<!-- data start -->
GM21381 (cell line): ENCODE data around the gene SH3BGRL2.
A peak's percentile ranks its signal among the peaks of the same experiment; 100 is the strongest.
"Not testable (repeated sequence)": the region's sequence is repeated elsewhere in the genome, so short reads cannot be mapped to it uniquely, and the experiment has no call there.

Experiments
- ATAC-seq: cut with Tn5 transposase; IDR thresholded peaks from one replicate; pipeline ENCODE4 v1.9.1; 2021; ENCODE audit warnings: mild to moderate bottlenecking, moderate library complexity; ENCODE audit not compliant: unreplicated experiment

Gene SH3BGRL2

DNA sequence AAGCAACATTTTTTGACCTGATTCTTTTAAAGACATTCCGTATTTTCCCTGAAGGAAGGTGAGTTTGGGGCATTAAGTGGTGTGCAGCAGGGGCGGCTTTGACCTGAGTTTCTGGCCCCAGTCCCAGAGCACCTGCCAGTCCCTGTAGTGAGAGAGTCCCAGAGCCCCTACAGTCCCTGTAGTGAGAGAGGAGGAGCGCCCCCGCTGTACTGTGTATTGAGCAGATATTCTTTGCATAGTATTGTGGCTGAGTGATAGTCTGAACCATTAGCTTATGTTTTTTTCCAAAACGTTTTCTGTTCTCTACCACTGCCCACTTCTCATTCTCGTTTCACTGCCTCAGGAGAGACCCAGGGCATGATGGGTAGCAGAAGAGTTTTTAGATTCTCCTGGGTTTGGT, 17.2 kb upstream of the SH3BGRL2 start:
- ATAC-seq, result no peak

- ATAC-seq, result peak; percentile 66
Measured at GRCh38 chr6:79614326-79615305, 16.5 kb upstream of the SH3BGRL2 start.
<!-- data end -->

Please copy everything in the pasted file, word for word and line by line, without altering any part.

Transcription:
GM21381 (cell line): ENCODE data around the gene SH3BGRL2.
A peak's percentile ranks its signal among the peaks of the same experiment; 100 is the strongest.
"Not testable (repeated sequence)": the region's sequence is repeated elsewhere in the genome, so short reads cannot be mapped to it uniquely, and the experiment has no call there.

Experiments
- ATAC-seq: cut with Tn5 transposase; IDR thresholded peaks from one replicate; pipeline ENCODE4 v1.9.1; 2021; ENCODE audit warnings: mild to moderate bottlenecking, moderate library complexity; ENCODE audit not compliant: unreplicated experiment

Gene SH3BGRL2

DNA sequence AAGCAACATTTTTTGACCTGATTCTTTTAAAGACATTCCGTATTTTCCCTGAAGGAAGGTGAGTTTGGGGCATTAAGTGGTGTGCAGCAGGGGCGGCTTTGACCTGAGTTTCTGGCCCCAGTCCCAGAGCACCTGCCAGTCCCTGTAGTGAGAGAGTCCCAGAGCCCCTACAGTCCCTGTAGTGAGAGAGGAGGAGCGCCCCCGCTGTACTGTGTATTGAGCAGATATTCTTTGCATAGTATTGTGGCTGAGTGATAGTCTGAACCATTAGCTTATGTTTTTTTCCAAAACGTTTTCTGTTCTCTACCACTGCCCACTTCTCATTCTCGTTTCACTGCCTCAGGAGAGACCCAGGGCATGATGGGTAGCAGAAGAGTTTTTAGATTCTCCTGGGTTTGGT, 17.2 kb upstream of the SH3BGRL2 start:
- ATAC-seq, result no peak

- ATAC-seq, result peak; percentile 66
Measured at GRCh38 chr6:79614326-79615305, 16.5 kb upstream of the SH3BGRL2 start.